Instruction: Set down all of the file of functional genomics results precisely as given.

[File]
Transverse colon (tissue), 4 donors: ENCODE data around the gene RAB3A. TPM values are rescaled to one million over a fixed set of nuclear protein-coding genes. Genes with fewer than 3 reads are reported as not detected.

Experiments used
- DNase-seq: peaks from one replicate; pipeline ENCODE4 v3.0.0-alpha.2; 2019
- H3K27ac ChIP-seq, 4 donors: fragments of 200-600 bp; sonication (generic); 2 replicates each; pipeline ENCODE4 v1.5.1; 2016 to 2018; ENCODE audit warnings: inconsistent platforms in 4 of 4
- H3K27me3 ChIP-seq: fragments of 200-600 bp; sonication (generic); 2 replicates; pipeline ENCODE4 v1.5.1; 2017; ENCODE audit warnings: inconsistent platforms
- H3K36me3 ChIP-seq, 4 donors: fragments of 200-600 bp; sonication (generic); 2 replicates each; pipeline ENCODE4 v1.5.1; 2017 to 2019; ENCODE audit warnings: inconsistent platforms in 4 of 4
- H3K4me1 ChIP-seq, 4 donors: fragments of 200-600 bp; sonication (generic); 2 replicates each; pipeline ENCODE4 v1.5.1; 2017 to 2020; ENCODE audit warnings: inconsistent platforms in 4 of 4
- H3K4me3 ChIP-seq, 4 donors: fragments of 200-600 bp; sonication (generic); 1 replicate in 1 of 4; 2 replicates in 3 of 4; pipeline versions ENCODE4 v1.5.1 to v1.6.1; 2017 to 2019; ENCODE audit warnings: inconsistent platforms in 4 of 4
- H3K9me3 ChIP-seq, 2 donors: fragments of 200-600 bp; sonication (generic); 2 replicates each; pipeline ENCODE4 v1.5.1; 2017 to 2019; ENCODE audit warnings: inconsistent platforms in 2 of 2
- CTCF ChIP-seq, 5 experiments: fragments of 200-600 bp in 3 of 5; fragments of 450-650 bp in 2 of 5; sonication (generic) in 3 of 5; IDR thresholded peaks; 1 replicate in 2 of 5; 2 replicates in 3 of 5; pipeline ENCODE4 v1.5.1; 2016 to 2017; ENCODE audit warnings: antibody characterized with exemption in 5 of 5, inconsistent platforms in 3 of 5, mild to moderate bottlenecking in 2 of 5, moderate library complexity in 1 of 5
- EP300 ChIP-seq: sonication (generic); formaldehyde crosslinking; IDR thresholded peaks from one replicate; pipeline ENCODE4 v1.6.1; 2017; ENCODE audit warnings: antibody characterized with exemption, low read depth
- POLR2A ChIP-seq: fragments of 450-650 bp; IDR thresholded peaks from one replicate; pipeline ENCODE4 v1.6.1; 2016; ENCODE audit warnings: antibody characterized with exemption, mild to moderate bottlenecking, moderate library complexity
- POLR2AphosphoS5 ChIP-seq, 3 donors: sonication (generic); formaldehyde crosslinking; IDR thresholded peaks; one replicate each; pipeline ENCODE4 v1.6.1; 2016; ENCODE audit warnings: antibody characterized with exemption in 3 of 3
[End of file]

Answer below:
Transverse colon (tissue), 4 donors: ENCODE data around the gene RAB3A. TPM values are rescaled to one million over a fixed set of nuclear protein-coding genes. Genes with fewer than 3 reads are reported as not detected.

Experiments used
- DNase-seq: peaks from one replicate; pipeline ENCODE4 v3.0.0-alpha.2; 2019
- H3K27ac ChIP-seq, 4 donors: fragments of 200-600 bp; sonication (generic); 2 replicates each; pipeline ENCODE4 v1.5.1; 2016 to 2018; ENCODE audit warnings: inconsistent platforms in 4 of 4
- H3K27me3 ChIP-seq: fragments of 200-600 bp; sonication (generic); 2 replicates; pipeline ENCODE4 v1.5.1; 2017; ENCODE audit warnings: inconsistent platforms
- H3K36me3 ChIP-seq, 4 donors: fragments of 200-600 bp; sonication (generic); 2 replicates each; pipeline ENCODE4 v1.5.1; 2017 to 2019; ENCODE audit warnings: inconsistent platforms in 4 of 4
- H3K4me1 ChIP-seq, 4 donors: fragments of 200-600 bp; sonication (generic); 2 replicates each; pipeline ENCODE4 v1.5.1; 2017 to 2020; ENCODE audit warnings: inconsistent platforms in 4 of 4
- H3K4me3 ChIP-seq, 4 donors: fragments of 200-600 bp; sonication (generic); 1 replicate in 1 of 4; 2 replicates in 3 of 4; pipeline versions ENCODE4 v1.5.1 to v1.6.1; 2017 to 2019; ENCODE audit warnings: inconsistent platforms in 4 of 4
- H3K9me3 ChIP-seq, 2 donors: fragments of 200-600 bp; sonication (generic); 2 replicates each; pipeline ENCODE4 v1.5.1; 2017 to 2019; ENCODE audit warnings: inconsistent platforms in 2 of 2
- CTCF ChIP-seq, 5 experiments: fragments of 200-600 bp in 3 of 5; fragments of 450-650 bp in 2 of 5; sonication (generic) in 3 of 5; IDR thresholded peaks; 1 replicate in 2 of 5; 2 replicates in 3 of 5; pipeline ENCODE4 v1.5.1; 2016 to 2017; ENCODE audit warnings: antibody characterized with exemption in 5 of 5, inconsistent platforms in 3 of 5, mild to moderate bottlenecking in 2 of 5, moderate library complexity in 1 of 5
- EP300 ChIP-seq: sonication (generic); formaldehyde crosslinking; IDR thresholded peaks from one replicate; pipeline ENCODE4 v1.6.1; 2017; ENCODE audit warnings: antibody characterized with exemption, low read depth
- POLR2A ChIP-seq: fragments of 450-650 bp; IDR thresholded peaks from one replicate; pipeline ENCODE4 v1.6.1; 2016; ENCODE audit warnings: antibody characterized with exemption, mild to moderate bottlenecking, moderate library complexity
- POLR2AphosphoS5 ChIP-seq, 3 donors: sonication (generic); formaldehyde crosslinking; IDR thresholded peaks; one replicate each; pipeline ENCODE4 v1.6.1; 2016; ENCODE audit warnings: antibody characterized with exemption in 3 of 3